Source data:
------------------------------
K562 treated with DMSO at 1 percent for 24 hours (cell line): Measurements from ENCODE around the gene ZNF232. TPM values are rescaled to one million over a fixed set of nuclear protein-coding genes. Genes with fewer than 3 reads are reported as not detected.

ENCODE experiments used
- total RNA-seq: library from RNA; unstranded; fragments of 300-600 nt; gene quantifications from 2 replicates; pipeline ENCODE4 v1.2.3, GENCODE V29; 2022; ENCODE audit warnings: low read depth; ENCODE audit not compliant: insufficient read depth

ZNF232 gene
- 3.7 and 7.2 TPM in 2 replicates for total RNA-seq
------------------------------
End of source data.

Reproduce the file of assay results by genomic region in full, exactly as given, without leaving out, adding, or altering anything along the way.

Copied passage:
K562 treated with DMSO at 1 percent for 24 hours (cell line): Measurements from ENCODE around the gene ZNF232. TPM values are rescaled to one million over a fixed set of nuclear protein-coding genes. Genes with fewer than 3 reads are reported as not detected.

ENCODE experiments used
- total RNA-seq: library from RNA; unstranded; fragments of 300-600 nt; gene quantifications from 2 replicates; pipeline ENCODE4 v1.2.3, GENCODE V29; 2022; ENCODE audit warnings: low read depth; ENCODE audit not compliant: insufficient read depth

ZNF232 gene
- 3.7 and 7.2 TPM in 2 replicates for total RNA-seq